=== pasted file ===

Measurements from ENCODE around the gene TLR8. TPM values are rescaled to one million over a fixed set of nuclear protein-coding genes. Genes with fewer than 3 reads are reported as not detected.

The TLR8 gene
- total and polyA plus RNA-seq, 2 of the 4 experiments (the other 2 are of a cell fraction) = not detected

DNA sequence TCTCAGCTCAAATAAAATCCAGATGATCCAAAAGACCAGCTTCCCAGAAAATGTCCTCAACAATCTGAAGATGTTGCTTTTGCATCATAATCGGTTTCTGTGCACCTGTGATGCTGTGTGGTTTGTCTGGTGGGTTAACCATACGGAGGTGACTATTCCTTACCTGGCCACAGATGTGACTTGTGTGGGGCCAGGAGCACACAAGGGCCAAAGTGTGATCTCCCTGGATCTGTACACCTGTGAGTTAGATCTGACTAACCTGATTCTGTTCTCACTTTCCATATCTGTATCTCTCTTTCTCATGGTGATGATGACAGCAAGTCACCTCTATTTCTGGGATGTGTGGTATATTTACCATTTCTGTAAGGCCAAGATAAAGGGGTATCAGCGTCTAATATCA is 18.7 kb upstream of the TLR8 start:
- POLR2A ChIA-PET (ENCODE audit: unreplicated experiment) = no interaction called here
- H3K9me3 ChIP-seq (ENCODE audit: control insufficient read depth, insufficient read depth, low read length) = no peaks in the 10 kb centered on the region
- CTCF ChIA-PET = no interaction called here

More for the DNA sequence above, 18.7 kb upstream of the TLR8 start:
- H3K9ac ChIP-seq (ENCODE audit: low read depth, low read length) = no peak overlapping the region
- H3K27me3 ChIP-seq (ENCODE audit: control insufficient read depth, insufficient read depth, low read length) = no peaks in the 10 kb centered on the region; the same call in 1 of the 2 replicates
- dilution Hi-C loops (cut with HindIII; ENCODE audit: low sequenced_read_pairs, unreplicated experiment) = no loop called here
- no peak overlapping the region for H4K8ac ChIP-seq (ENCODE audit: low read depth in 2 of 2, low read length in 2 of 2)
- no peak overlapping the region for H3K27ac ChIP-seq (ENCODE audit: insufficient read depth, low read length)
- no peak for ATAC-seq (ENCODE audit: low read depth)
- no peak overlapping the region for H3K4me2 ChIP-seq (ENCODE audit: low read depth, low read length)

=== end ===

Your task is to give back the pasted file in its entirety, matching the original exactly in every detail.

Measurements from ENCODE around the gene TLR8. TPM values are rescaled to one million over a fixed set of nuclear protein-coding genes. Genes with fewer than 3 reads are reported as not detected.

The TLR8 gene
- total and polyA plus RNA-seq, 2 of the 4 experiments (the other 2 are of a cell fraction) = not detected

DNA sequence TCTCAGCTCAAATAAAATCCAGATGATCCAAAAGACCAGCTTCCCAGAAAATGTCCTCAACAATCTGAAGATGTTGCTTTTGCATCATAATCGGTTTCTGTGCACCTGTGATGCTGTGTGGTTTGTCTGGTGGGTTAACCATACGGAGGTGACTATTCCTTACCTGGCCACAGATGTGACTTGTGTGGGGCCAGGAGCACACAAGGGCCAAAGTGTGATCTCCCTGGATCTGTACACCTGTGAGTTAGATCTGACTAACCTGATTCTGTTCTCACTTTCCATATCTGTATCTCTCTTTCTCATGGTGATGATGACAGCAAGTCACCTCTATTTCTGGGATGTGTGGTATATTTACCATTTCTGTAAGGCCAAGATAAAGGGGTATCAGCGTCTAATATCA is 18.7 kb upstream of the TLR8 start:
- POLR2A ChIA-PET (ENCODE audit: unreplicated experiment) = no interaction called here
- H3K9me3 ChIP-seq (ENCODE audit: control insufficient read depth, insufficient read depth, low read length) = no peaks in the 10 kb centered on the region
- CTCF ChIA-PET = no interaction called here

More for the DNA sequence above, 18.7 kb upstream of the TLR8 start:
- H3K9ac ChIP-seq (ENCODE audit: low read depth, low read length) = no peak overlapping the region
- H3K27me3 ChIP-seq (ENCODE audit: control insufficient read depth, insufficient read depth, low read length) = no peaks in the 10 kb centered on the region; the same call in 1 of the 2 replicates
- dilution Hi-C loops (cut with HindIII; ENCODE audit: low sequenced_read_pairs, unreplicated experiment) = no loop called here
- no peak overlapping the region for H4K8ac ChIP-seq (ENCODE audit: low read depth in 2 of 2, low read length in 2 of 2)
- no peak overlapping the region for H3K27ac ChIP-seq (ENCODE audit: insufficient read depth, low read length)
- no peak for ATAC-seq (ENCODE audit: low read depth)
- no peak overlapping the region for H3K4me2 ChIP-seq (ENCODE audit: low read depth, low read length)